The True Cost of Replacing that Valuable Employee

“Success isn’t about how much money you make. It’s about the difference you make in people’s lives.” — Michelle Obama

It’s well-known that employee turnover rates come at a high cost to companies, however do you know the true extended costs and the multiple ways that it impacts on a business? It’s important that successful businesses not only find the best employees, but keep them engaged as well.

Employee turnover can become problematic when it starts to have a negative impact on a business’s performance, therefore it is also essential to understand the reasons behind employee turnover in order to devise recruitment and retention initiatives that reduce turnover and increase retention.

A report carried out by Oxford Economics in 2014 revealed that replacing members of staff incurs significant costs for employers: £30,614 per employee. There are two main factors that make up this cost: the Cost of Lost Output while a replacement employee gets up to speed and the Logistical Cost of recruiting and absorbing a new worker. This figure will have increased significantly over the last 2 years. According to a further, more recent study by the Society for Human Resource Management it costs approximately six to nine months on an employee’s salary to replace them in terms of recruitment and training.

So what are the costs? A business will suffer both direct and indirect costs when replacing that valued employee. The Oxford report revealed a major cost implication for firms is the lost output experienced during the period of time the new employee getting up to speed until they reach their ‘Optimum Productivity Level’, which takes on average 12 weeks in a small business, however, it can take up to 28 weeks in larger organisations and will vary dependent on the business sector. This is a significant cost in replacing a departing employee.

It must always be remembered that dependent on the sector the costs will reflect the skills required. An employee in the retail sector will cost less to replace than one in the legal, accountancy or IT fields. However, the associated costs incurred by replacing that valued employee are relative and fundamentally affect the bottom line no matter what the business and each employee is as valuable as the next.

Your direct costs will include the expenditure associated with finding the replacement and will include advertising, recruitment agency fees and temporary workers. There are also costs in terms of time required to undertake CV sifting, interviewing prospective candidates, candidate elimination and notification.

Advertising the position will take both time and money, with most job boards charging significant fees and your HR having to monitor the adverts, sift the prospective CVs and respond accordingly. This can be outsourced to a recruitment agency, which will save time but involve higher costs, with the agency often charging a percentage of the first year’s salary in fees.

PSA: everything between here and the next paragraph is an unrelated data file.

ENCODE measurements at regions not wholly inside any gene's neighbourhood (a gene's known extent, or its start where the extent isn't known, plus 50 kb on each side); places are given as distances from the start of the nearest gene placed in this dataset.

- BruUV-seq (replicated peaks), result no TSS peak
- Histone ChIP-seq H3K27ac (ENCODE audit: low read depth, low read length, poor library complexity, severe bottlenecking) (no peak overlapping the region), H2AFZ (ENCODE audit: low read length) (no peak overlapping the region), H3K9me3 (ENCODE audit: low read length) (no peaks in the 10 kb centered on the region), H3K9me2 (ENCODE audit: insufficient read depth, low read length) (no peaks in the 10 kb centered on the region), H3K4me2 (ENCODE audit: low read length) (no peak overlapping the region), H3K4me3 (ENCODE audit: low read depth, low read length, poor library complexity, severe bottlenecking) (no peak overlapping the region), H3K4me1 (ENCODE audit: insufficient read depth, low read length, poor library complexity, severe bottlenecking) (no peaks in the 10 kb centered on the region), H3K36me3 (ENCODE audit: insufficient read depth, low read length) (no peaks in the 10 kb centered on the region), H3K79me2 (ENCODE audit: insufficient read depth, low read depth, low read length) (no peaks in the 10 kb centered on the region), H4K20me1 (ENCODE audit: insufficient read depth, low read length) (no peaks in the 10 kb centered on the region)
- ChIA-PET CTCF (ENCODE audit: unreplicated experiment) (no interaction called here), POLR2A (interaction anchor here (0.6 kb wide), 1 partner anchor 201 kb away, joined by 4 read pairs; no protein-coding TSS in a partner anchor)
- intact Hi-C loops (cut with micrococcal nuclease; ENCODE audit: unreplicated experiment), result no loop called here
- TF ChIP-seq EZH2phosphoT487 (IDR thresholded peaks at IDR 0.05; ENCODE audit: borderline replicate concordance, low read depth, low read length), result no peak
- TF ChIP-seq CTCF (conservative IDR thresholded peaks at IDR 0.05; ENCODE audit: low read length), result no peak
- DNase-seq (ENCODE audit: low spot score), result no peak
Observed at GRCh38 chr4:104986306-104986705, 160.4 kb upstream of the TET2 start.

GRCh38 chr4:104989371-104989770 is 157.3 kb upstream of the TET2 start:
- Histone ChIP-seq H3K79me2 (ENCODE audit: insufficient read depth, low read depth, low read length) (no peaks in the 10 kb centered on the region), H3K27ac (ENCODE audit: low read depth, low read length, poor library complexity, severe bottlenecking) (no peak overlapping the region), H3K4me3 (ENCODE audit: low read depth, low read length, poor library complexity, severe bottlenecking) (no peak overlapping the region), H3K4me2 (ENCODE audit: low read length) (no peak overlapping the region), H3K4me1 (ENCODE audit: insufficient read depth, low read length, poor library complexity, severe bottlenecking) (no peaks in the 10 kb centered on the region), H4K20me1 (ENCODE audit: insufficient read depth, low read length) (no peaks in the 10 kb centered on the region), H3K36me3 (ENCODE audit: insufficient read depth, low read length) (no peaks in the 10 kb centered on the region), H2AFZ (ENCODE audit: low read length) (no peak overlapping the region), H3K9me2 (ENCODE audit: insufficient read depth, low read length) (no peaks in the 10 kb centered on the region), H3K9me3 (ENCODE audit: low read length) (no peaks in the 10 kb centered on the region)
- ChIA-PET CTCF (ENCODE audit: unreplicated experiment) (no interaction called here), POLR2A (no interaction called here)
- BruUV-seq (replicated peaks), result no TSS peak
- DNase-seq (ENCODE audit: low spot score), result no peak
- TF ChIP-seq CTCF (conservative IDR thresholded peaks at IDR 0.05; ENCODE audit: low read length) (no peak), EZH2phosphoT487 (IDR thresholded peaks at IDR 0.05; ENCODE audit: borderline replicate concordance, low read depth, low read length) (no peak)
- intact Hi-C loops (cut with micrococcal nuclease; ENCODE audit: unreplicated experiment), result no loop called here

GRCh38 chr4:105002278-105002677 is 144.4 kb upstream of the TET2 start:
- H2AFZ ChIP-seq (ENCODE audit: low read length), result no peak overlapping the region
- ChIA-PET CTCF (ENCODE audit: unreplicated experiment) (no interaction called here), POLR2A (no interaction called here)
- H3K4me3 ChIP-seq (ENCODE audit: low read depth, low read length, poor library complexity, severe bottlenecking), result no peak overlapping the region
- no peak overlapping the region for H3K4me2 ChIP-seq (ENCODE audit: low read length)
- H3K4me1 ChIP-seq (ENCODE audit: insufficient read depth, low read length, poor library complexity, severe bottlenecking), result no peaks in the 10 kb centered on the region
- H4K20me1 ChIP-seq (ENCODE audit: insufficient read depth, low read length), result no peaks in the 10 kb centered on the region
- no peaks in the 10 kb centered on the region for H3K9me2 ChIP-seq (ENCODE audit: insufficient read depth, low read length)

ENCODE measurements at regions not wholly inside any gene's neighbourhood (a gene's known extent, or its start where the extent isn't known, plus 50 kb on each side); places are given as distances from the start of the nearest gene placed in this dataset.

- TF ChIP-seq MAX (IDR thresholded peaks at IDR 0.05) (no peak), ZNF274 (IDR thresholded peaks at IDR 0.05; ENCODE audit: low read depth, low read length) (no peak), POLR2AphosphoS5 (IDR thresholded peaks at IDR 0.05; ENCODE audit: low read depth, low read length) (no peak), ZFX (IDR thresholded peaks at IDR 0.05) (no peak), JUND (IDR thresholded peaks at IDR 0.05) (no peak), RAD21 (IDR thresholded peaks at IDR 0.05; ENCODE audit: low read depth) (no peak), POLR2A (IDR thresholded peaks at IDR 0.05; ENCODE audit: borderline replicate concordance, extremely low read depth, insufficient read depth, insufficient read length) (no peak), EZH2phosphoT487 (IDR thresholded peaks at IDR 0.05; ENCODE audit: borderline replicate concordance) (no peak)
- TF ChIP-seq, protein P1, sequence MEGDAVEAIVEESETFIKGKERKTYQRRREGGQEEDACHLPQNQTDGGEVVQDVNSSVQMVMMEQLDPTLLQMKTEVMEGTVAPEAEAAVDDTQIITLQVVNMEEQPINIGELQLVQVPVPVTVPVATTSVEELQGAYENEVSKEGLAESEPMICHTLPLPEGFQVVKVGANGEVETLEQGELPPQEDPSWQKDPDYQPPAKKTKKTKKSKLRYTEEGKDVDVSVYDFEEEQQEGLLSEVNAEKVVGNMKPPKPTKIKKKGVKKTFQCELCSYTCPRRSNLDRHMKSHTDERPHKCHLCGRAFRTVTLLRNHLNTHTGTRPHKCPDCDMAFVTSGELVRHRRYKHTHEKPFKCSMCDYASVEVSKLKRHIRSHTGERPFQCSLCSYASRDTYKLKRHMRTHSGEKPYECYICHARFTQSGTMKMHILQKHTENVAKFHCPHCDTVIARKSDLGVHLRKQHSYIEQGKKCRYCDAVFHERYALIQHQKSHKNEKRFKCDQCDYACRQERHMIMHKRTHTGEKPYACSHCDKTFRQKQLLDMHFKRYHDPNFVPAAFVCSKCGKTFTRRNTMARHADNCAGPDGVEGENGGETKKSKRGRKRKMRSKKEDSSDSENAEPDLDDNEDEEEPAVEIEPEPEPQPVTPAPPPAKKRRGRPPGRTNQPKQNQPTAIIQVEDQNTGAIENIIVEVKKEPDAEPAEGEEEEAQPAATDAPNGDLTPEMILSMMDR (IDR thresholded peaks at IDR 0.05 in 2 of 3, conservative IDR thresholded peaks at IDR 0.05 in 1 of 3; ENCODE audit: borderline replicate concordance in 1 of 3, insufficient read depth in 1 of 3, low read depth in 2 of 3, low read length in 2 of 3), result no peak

Once you have sifted through the CVs and chosen the candidates suitable for an interview, the process begins. Interviewing is time consuming and often monotonous. Many companies use assessment centres, psychometric testing and often have a tiered interview process to ensure they are recruiting the right candidate for their business. It is essential to chose a candidate who is keen to grow with your business. This process takes time, and while the interview panel are interviewing they are losing productivity time for your business.

Your indirect costs will include time taken for onboarding and the lost time of those involved with the induction and training processes. Training an employee is often a long process and can take more that one employee away from their role, resulting in colleagues having to take on their workload. This can not only have a financial impact on your business but also impact on morale and productivity.

The new employee will not know how the business operates and therefore problem resolution will take time and the new employee will not be able to facilitate questions and queries being asked of them. Whilst this is not so much of an issue internally, it can become an issue for a customer or supplier who is waiting for answers to their questions. This can impact on your business reputation, especially when they have received excellent service from an ex-employee.

Further associated costs will also impact on your business and these include lowered morale and employee engagement when a popular and valued member of the team leaves. Where there is high staff turnover the team often feel undervalued and overworked, and this impacts on motivation and productivity. Always remember that people like to talk – often when a team member or members leave an organisation the rumour mill starts. It can also result in even the most stable employee questioning whether it is time for them to move on too.

So how do you avoid high employee turnover and retain your most valued assets in your business? Employees often value a lot more than money when it comes to their employment. What do you to keep them happy, engaged and thriving in your business? What can you offer them?

Google is seen as one of the leading organisations with exceptional employee retention and engagement rates. Two significant factors for this are their onboard mentoring programs and their culture of transparency.

We are also fortunate at Just Cashflow to have very high employee retention and pride ourselves in our loyal and valued team.

Put together a plan for employee retention that is realistic for you to follow and that speaks to your employees’ needs and wants. In a future article we will be showing you how to do this – subscribe to our blog updates below and we’ll send you an email when the article is published!